Again, there’s nuance here, but to some extent I want to join in with the flow. I want to meet people where they’re at. And then from there, maybe we dance to somewhere else together or something, but I love that idea of empathy meeting people where they’re at. That’s a phrase I come back to a lot – meeting people where they’re at.

Hadar: Which I absolutely love. But even if we’re talking about salsa versus ballet and comparing it to languages, it would be like, “Okay, I enter a room where people speak English and I start speaking Hebrew.” And I’m like, “Why aren’t you listening to me?” So, of course, you wouldn’t want to start dancing ballet, but the fear is that “I wouldn’t start dancing at all because I’m afraid that my salsa moves are going to be awkward”, which they are, by the way.

Yet, I would want to have the confidence to walk into that room and be like, “Oh, F’ it. I’m going to dance because I feel like dancing right now.” Right?

Will: Totally.

Hadar: So, that would be like speaking English, but not, you know, like a professional dancer, but being like, you know, I danced for myself. And it’s not a competition, so it’s okay for me to show up with my awkward, awkward moves. And listen, like you and I both are in the same place, cause I think that we both had this transformation from obsession and perfectionism.

And even though you said “I’m happy with mistakes”, I think even to that extent, like we can say, there was a time – correct me if I’m wrong, but that was for me – that whenever someone spotted a mistake, or I noticed a mistake, I wasn’t happy about it. I was just like, “Ugh!”, you know.

Will: Sure.

Hadar: Yeah. Like for you in Brazilian Portuguese or in Spanish, the languages that you really, really kind of like own. And then there is that next stage where you are already okay with the mistakes. But it has to go through that process of a lot of internal conversation with yourself about what it means, you know. And I think that, that it’s more of an internal transformation rather than it has nothing to do with the English, like you said,

Will: Yes.

Hadar:  “I’ve come to a place where I’m okay with making mistakes or feeling like I can change my accent and it doesn’t change who I am.” Right? I think, like you said that, and I totally relate to that.

Question is, I think that this transformation is something that happens. But what happens when we step into the role of teachers, right? Like what is our obligation and responsibility as teachers in communicating that rather than trying to get people to necessarily go through our experience, if they don’t have all the circumstances or the tools to do that? Is that clear? Does that make sense?

Will: It’s getting there, yeah. So, just because we add a certain experience, doesn’t mean a particular person will have the same experience nor that they even want to. So, how do we support unique people walking a different path, maybe even with a different goal, for sure?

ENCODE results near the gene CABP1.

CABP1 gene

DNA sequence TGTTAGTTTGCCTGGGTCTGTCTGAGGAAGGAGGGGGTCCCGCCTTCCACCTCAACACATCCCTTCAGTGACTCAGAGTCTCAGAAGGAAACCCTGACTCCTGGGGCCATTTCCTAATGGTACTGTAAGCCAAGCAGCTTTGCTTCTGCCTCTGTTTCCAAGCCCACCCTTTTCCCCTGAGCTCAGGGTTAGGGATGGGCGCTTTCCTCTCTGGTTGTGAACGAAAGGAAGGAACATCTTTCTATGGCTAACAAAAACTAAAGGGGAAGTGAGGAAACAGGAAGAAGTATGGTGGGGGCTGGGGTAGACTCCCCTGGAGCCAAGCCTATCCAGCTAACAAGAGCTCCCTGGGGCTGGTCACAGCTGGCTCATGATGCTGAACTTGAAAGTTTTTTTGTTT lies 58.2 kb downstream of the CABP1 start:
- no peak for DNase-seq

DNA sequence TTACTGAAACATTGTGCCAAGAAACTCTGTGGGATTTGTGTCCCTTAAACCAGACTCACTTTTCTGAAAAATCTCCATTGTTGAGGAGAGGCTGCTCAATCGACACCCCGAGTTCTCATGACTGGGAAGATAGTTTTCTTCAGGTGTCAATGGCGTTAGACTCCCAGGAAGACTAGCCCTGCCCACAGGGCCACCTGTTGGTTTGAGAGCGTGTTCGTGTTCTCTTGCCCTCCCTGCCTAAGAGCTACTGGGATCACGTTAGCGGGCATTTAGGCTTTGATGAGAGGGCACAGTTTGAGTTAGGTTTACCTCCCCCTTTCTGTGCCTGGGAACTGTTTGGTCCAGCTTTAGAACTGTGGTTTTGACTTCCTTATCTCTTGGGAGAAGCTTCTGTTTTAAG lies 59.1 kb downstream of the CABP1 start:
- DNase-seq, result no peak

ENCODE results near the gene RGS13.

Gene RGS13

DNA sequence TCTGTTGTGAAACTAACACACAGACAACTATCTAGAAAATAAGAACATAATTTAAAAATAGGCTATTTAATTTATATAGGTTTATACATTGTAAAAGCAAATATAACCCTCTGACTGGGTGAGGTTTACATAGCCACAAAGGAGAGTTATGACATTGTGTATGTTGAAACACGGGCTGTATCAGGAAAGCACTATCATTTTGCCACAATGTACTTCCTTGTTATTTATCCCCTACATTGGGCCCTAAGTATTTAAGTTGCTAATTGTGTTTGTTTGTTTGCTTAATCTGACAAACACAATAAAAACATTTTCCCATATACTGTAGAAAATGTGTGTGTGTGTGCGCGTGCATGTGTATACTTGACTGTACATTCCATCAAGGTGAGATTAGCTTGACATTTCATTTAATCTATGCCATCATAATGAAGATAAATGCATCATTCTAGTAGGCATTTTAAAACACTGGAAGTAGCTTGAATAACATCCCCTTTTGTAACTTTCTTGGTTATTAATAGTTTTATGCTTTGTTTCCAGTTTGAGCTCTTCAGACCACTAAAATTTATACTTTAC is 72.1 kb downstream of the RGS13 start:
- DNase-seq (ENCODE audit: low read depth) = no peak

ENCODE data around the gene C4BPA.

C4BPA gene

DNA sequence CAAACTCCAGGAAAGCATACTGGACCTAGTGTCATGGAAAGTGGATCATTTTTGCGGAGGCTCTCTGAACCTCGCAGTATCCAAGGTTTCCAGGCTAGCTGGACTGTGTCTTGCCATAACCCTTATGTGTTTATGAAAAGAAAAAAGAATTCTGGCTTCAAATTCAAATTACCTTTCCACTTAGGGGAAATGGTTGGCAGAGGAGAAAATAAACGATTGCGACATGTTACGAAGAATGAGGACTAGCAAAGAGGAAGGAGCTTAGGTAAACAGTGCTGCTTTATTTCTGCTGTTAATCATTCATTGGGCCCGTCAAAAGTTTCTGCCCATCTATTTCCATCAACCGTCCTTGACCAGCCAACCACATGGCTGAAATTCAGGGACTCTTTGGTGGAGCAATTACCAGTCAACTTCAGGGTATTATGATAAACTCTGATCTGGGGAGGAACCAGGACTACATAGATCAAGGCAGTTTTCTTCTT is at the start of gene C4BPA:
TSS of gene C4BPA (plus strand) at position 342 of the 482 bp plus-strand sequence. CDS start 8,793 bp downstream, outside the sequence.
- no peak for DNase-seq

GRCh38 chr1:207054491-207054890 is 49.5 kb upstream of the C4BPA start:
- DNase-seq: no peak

Hadar: Different paths, different circumstances, like you had that internal motivation to learn, right? Like a lot of people learning English is a must, right? It’s like, let’s say someone is overweight and they’re not healthy, and they tell them, “Listen, you gotta start working out”. And they don’t like it, but they have to do it.

Will: Yeah. Someone just moved to the US or they’ve been here, you know, under five years, we’ll say, and they’re still struggling… or whatever amount of time, but they’re struggling. Like it’s a survival need. Like they’re trying to get employment and trying to live. Then yeah…

Hadar: It’s like whether or not you’re gonna make enough money to live a happy life, right, or to live, or to fulfill yourself, or to just get by or to stop feeling like people are judging you all of the time because people judge, you know, especially in the US. I have students who have been living in the US for 20 years and they still get comments on their English. Their English is great, it’s just that they don’t sound American. Right?

So, yeah, sometimes it’s just like, “I have to do it. I don’t have that internal passion. Maybe I love English, but that need is kinda like overbearing and taking over. And this is where I want to have that conversation between the whole ‘speak like a native’. Because even for us, first of all, it’s not… even I don’t say that English is my native language or like my native language, English is a language that I mastered and I love deeply. And sometimes, you know, I only journal in English, I only write in English, all of that.

And you feel super calm, you were teaching in Portuguese, right, which is incredible. When you teach in a certain language, that really means mastery to me.

Will: Sure.

Hadar: But do you feel that it’s the same for you as in English is?

Not fully. In some ways, it’s getting there, like I have a similar internal experience with a lot of it. And I would think that you probably feel similarly in English in terms of the sort of the how automatically some of these things happen and they pop up in your head. And sometimes you can remember, or you know how to explain something in English, but maybe you try to do it in Hebrew, and you’re like, “Oh, I don’t even know the word for that.”